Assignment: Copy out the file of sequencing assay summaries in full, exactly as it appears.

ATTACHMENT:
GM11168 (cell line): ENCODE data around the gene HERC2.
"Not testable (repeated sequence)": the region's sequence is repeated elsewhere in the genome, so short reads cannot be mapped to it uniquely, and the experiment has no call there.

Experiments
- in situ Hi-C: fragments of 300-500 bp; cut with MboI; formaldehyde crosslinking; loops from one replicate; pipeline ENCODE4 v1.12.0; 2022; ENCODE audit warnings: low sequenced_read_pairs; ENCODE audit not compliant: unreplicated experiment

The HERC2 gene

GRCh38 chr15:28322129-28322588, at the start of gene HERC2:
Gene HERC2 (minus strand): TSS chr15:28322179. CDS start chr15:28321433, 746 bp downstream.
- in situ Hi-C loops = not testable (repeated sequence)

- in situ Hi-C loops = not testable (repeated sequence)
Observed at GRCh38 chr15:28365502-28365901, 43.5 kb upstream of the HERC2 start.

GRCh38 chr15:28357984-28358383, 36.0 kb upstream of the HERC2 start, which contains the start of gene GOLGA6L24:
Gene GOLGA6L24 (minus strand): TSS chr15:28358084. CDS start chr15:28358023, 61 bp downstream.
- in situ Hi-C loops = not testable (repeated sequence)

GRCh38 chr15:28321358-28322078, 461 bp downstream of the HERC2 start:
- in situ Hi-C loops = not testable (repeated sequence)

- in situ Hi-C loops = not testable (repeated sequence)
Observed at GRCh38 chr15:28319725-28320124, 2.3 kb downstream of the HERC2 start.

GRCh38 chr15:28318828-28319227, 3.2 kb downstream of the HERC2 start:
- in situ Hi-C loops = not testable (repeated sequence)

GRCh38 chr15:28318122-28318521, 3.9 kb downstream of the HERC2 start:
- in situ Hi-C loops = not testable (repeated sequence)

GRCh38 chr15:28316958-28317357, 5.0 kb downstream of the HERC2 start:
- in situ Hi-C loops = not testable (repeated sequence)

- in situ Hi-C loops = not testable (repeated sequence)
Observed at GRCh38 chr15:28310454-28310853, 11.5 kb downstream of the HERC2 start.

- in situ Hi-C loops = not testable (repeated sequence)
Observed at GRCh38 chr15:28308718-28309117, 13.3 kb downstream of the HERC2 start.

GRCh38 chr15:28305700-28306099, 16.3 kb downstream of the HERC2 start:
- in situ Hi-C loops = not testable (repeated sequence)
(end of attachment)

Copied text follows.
GM11168 (cell line): ENCODE data around the gene HERC2.
"Not testable (repeated sequence)": the region's sequence is repeated elsewhere in the genome, so short reads cannot be mapped to it uniquely, and the experiment has no call there.

Experiments
- in situ Hi-C: fragments of 300-500 bp; cut with MboI; formaldehyde crosslinking; loops from one replicate; pipeline ENCODE4 v1.12.0; 2022; ENCODE audit warnings: low sequenced_read_pairs; ENCODE audit not compliant: unreplicated experiment

The HERC2 gene

GRCh38 chr15:28322129-28322588, at the start of gene HERC2:
Gene HERC2 (minus strand): TSS chr15:28322179. CDS start chr15:28321433, 746 bp downstream.
- in situ Hi-C loops = not testable (repeated sequence)

- in situ Hi-C loops = not testable (repeated sequence)
Observed at GRCh38 chr15:28365502-28365901, 43.5 kb upstream of the HERC2 start.

GRCh38 chr15:28357984-28358383, 36.0 kb upstream of the HERC2 start, which contains the start of gene GOLGA6L24:
Gene GOLGA6L24 (minus strand): TSS chr15:28358084. CDS start chr15:28358023, 61 bp downstream.
- in situ Hi-C loops = not testable (repeated sequence)

GRCh38 chr15:28321358-28322078, 461 bp downstream of the HERC2 start:
- in situ Hi-C loops = not testable (repeated sequence)

- in situ Hi-C loops = not testable (repeated sequence)
Observed at GRCh38 chr15:28319725-28320124, 2.3 kb downstream of the HERC2 start.

GRCh38 chr15:28318828-28319227, 3.2 kb downstream of the HERC2 start:
- in situ Hi-C loops = not testable (repeated sequence)

GRCh38 chr15:28318122-28318521, 3.9 kb downstream of the HERC2 start:
- in situ Hi-C loops = not testable (repeated sequence)

GRCh38 chr15:28316958-28317357, 5.0 kb downstream of the HERC2 start:
- in situ Hi-C loops = not testable (repeated sequence)

- in situ Hi-C loops = not testable (repeated sequence)
Observed at GRCh38 chr15:28310454-28310853, 11.5 kb downstream of the HERC2 start.

- in situ Hi-C loops = not testable (repeated sequence)
Observed at GRCh38 chr15:28308718-28309117, 13.3 kb downstream of the HERC2 start.

GRCh38 chr15:28305700-28306099, 16.3 kb downstream of the HERC2 start:
- in situ Hi-C loops = not testable (repeated sequence)